Another Critical Mass Report from July


Catching up today on some interesting items that I somehow missed over the couple of weeks. Here is a report on July’s Critical Mass ride from Will at NYTurf:

The police moved into traffic with their scooters, swerving between cars and bikes, without their sirens on. It’s really hard to understand what they want you to do because frankly it seems they really have no clue about what they are doing. One of the first people they stopped was riding in the middle of traffic, surrounded by a hundred bikes and some cars. They ticketed him for not riding in the bike lane. This of course is not ticketable when there are dozens to a hundred other people in the bike lane.

  • ddartley

    The video of the July CM that’s posted on Bike Blog seems to show a lot of cops who are not thrilled about being made to follow illegitimate orders (i.e. to bust as many cyclists as possible, even if the charges don’t hold up to even the slightest scrutiny). I like to take that as a sign of hope that the culture is improving among their troops. For our part, I wish we would blame the higher-ups more than the cops out there following terrible orders. I think that’s PART of the picture.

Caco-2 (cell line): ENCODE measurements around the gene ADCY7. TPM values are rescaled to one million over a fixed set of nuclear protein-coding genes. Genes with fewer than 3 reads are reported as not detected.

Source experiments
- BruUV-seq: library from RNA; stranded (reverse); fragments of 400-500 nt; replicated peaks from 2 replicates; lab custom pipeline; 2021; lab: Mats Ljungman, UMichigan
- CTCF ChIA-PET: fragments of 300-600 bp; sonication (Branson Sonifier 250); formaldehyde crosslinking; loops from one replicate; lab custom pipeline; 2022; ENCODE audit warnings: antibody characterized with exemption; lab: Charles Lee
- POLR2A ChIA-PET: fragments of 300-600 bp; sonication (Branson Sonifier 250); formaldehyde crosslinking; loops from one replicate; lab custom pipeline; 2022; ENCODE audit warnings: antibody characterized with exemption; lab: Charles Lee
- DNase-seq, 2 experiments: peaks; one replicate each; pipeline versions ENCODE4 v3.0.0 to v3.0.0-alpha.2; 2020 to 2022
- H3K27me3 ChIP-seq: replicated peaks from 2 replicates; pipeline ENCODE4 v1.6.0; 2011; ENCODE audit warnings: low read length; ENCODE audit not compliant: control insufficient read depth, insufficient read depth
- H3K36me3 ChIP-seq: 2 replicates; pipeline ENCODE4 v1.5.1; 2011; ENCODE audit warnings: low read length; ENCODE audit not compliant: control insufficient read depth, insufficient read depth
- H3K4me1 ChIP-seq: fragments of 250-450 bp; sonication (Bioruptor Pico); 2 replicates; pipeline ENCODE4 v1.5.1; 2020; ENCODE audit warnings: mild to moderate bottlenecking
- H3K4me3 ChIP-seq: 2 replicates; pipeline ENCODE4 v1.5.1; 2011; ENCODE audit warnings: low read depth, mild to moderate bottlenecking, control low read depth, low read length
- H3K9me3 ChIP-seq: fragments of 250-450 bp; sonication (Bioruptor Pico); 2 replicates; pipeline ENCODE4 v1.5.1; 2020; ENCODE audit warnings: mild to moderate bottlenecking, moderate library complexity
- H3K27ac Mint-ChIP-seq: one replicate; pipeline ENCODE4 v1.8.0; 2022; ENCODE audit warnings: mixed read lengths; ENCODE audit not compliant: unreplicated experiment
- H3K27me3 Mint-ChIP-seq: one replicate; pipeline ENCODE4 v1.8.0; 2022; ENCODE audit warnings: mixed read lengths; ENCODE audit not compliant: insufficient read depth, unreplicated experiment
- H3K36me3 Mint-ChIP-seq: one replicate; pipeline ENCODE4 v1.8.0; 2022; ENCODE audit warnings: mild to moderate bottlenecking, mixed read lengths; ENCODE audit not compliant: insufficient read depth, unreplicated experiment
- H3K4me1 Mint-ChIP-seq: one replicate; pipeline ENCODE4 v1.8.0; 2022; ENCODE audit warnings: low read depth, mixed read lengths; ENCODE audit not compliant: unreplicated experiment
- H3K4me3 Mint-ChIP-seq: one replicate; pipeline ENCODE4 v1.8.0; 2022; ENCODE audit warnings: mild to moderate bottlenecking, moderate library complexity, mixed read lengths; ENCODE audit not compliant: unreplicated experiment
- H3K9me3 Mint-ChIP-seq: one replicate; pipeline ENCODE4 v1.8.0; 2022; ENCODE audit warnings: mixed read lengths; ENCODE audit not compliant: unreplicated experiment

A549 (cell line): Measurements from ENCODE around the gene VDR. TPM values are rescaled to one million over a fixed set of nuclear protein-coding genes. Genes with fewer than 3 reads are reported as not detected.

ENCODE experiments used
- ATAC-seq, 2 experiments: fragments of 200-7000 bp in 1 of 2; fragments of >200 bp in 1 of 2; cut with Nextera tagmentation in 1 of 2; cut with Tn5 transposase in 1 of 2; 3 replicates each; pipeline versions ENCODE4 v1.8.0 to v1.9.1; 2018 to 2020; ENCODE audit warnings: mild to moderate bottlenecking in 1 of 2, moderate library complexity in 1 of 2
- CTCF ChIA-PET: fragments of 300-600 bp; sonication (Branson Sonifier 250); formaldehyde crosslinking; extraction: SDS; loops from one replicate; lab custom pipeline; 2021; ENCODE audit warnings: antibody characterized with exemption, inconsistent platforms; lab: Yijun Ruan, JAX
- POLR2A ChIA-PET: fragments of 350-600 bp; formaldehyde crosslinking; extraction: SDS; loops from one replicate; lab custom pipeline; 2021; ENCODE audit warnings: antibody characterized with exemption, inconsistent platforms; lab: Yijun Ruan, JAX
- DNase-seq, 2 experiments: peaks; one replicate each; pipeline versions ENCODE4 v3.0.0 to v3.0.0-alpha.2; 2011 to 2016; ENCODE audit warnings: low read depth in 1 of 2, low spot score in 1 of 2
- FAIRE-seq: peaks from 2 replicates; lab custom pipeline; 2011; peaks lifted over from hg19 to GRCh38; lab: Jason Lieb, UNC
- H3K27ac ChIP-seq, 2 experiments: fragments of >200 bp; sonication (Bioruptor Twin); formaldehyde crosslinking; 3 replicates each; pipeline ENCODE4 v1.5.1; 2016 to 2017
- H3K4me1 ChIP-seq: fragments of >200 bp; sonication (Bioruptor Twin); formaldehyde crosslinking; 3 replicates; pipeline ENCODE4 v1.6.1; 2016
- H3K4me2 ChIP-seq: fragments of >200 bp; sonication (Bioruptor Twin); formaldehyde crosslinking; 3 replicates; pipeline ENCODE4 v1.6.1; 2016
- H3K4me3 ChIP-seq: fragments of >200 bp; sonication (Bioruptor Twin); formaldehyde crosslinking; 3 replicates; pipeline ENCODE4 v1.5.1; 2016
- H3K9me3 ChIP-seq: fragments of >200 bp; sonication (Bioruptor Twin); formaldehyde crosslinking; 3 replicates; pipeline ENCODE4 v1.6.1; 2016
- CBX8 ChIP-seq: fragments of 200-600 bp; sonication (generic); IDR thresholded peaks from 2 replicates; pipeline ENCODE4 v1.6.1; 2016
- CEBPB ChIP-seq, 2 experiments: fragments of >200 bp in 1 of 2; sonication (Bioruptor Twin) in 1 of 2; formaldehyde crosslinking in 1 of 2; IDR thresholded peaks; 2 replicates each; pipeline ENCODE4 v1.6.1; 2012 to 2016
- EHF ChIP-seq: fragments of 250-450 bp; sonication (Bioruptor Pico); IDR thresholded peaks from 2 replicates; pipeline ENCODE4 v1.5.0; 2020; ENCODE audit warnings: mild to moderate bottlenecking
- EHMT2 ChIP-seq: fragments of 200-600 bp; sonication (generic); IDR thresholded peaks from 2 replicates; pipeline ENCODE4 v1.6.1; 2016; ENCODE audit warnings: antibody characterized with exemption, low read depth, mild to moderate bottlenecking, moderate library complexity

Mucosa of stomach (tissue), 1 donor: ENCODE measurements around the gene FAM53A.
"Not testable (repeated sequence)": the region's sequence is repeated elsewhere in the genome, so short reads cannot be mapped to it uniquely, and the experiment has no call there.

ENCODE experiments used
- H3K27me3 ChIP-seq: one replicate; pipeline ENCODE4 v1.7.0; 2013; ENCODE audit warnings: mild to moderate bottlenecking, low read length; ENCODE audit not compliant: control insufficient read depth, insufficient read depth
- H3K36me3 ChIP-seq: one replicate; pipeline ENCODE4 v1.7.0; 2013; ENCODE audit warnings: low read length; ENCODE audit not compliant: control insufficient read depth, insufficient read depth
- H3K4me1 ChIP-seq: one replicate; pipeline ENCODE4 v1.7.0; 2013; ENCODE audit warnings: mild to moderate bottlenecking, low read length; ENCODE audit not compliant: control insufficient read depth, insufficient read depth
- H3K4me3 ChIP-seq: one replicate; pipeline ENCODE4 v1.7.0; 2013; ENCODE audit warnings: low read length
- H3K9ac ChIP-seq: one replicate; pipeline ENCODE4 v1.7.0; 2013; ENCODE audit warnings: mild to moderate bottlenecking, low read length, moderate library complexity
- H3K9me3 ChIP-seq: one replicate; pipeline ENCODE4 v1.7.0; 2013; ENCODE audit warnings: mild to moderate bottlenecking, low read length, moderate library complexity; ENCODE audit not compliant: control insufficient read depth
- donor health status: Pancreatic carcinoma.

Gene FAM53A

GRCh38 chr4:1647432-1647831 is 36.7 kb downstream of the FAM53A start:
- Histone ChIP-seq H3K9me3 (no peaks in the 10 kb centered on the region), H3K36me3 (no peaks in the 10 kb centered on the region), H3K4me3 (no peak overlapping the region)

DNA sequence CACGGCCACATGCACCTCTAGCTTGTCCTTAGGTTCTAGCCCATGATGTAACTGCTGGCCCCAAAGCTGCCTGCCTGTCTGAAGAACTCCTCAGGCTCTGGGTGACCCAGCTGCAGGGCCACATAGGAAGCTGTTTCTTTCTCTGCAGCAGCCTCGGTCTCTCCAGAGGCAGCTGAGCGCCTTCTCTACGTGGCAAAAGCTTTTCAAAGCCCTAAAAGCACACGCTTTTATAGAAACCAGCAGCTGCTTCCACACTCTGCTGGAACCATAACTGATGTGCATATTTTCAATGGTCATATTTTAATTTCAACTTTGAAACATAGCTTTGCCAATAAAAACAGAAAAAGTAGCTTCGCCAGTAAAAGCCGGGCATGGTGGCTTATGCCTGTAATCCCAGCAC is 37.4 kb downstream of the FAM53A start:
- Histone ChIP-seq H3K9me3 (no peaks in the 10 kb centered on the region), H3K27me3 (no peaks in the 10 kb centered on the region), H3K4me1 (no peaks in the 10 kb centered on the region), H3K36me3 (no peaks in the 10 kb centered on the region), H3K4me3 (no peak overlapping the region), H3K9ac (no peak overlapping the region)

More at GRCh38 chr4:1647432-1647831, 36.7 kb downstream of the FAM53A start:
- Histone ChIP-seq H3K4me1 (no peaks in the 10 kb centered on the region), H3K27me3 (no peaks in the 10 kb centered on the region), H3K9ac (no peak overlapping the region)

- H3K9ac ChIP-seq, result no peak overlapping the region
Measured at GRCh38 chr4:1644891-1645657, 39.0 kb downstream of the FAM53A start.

On a separate issue, about scooters, I can’t resist repeating the comment I made on Bike Blog:

    How much energy, money,* greenhouse pollution, and thermal pollution would the City have saved if it had bought BIKES for all those cops instead of scooters (and cars)?

    * For buying the scooters in the first place, fueling them, and maintaining them, each of which is cheaper for bikes


Budnick v. Anderson on “Talk of the Nation” This Afternoon

Transportation Alternatives’ Noah Budnick will be on NPR’s "Talk of the Nation" this afternoon at 3 p.m. EST. He’ll be debating Rob Anderson, the one-man wrecking crew who filed the 2006 environmental impact law suit that stopped San Francisco from building out its citywide bicycle network. I don’t think "Talk of the Nation" is available […]
Chrystie and Grand, 6 p.m. Photo: Ben Fried

Bicycle Rush Hour on Chrystie Street

It's now common to see bike traffic outnumber car traffic on this connection to the Manhattan Bridge. The Chrystie Street protected bike lane and the Jay Street protected bike lane, on top of the bike network development that came before them, plus the availability of Citi Bike, are clearly moving the needle.

The Daily News Settles It: NYC Needs More Protected Bike Lanes

Strip the conclusions from Alex Nazaryan’s bike lane review in yesterday’s Daily News — by my count, the 434th “Vicious Cycle” headline of the past three years — and you actually come away with some observations about NYC streets that I think most people who bike in the city would agree with. Nazaryan, you may […]